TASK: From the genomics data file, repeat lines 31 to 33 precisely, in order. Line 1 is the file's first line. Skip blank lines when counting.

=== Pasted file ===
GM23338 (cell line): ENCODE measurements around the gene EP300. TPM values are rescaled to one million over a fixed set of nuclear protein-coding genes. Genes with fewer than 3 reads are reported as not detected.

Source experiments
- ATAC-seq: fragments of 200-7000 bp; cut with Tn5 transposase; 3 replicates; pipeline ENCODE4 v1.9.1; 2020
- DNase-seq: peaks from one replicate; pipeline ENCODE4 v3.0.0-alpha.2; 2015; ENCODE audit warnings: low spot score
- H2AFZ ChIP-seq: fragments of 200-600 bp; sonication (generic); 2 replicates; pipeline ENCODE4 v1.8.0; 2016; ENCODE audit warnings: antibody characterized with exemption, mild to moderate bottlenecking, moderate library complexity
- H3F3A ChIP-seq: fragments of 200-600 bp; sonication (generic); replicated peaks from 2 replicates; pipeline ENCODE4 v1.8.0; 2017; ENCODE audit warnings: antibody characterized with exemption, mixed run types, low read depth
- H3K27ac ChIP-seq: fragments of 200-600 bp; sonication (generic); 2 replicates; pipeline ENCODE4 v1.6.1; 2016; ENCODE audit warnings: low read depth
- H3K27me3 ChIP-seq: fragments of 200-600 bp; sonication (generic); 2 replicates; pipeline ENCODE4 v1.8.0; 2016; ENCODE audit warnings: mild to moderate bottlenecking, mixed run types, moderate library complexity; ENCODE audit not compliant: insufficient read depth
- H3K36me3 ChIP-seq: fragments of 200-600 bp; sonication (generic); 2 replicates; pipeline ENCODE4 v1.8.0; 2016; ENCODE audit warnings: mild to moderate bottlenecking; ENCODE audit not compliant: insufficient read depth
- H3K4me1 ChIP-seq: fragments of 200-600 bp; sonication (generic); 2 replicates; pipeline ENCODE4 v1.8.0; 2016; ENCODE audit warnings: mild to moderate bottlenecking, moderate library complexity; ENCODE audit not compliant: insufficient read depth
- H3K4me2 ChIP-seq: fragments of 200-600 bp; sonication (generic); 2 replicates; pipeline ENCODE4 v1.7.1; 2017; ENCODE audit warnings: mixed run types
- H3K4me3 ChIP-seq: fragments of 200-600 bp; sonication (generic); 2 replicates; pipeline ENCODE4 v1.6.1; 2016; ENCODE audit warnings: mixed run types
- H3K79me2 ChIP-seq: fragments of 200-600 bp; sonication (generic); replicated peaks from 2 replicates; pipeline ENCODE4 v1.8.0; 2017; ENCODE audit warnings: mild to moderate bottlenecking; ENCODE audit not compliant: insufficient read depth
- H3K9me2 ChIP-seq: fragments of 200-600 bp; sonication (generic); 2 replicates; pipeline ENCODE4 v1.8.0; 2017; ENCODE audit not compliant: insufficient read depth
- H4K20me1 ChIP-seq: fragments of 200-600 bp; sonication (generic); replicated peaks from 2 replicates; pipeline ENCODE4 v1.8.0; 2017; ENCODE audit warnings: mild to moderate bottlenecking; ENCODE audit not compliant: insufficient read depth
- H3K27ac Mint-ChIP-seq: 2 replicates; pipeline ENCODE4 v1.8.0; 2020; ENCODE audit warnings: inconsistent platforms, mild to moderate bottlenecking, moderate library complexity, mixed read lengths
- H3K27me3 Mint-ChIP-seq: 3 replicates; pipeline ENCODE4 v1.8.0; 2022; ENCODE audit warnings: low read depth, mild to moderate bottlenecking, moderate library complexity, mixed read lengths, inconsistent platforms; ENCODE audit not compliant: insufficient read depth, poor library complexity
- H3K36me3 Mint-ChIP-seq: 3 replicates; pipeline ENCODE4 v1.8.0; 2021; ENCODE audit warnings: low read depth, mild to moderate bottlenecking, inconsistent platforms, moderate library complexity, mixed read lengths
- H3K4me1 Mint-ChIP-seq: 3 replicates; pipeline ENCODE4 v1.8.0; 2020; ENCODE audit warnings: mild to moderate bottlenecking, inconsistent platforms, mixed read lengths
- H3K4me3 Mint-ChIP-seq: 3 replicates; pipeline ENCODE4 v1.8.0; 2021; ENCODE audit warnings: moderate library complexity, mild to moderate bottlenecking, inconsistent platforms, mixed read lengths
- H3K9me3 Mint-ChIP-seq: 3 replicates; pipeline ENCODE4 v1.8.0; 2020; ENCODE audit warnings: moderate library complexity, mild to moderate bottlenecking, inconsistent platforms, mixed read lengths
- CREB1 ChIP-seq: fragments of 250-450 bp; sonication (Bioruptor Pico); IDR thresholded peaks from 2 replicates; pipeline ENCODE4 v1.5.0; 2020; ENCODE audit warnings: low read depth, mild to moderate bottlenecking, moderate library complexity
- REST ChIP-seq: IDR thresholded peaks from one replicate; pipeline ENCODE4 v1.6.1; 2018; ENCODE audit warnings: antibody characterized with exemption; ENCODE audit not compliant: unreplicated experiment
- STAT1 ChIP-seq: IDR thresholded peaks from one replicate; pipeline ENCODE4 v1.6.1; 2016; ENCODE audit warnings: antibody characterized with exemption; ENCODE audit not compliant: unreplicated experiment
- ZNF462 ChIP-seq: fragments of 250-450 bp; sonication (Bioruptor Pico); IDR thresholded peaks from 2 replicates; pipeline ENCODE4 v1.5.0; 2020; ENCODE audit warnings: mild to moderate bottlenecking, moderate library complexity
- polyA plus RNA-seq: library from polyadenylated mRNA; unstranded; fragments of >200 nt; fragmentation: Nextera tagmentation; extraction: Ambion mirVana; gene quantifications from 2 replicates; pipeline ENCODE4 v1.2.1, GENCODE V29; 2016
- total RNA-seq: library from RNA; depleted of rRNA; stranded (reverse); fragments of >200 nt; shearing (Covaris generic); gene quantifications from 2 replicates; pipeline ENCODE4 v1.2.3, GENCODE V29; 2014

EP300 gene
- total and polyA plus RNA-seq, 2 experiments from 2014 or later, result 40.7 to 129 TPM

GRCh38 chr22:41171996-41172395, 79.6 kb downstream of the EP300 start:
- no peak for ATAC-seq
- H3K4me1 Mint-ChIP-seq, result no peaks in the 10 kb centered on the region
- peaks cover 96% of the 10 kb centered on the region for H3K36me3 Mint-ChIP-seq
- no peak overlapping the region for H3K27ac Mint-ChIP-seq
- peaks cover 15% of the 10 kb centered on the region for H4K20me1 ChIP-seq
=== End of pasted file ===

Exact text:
- no peak for ATAC-seq
- H3K4me1 Mint-ChIP-seq, result no peaks in the 10 kb centered on the region
- peaks cover 96% of the 10 kb centered on the region for H3K36me3 Mint-ChIP-seq